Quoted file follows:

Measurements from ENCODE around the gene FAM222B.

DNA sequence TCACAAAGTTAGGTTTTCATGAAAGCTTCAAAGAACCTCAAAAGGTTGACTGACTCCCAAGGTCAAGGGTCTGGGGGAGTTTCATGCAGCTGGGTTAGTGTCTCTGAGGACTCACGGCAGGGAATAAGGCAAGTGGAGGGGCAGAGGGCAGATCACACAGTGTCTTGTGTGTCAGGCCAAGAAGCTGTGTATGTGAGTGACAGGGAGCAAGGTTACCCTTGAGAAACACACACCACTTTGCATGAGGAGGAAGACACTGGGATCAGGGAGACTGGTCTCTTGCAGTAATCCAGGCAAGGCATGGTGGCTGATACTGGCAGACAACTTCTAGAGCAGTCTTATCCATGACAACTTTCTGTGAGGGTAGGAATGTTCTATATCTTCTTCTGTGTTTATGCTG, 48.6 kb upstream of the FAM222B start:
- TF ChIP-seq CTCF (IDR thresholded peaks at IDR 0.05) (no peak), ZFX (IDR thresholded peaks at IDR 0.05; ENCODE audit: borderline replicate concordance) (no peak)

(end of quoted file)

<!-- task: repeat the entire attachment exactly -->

Measurements from ENCODE around the gene FAM222B.

DNA sequence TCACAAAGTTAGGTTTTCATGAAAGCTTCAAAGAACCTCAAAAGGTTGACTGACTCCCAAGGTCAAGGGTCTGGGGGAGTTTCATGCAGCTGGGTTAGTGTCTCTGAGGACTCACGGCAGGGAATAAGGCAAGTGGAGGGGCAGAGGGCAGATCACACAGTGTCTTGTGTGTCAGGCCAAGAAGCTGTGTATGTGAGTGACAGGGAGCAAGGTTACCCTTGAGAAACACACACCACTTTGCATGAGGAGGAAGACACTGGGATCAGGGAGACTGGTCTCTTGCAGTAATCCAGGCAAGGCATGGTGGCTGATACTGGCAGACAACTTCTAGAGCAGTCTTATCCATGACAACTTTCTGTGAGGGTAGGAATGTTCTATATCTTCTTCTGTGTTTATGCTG, 48.6 kb upstream of the FAM222B start:
- TF ChIP-seq CTCF (IDR thresholded peaks at IDR 0.05) (no peak), ZFX (IDR thresholded peaks at IDR 0.05; ENCODE audit: borderline replicate concordance) (no peak)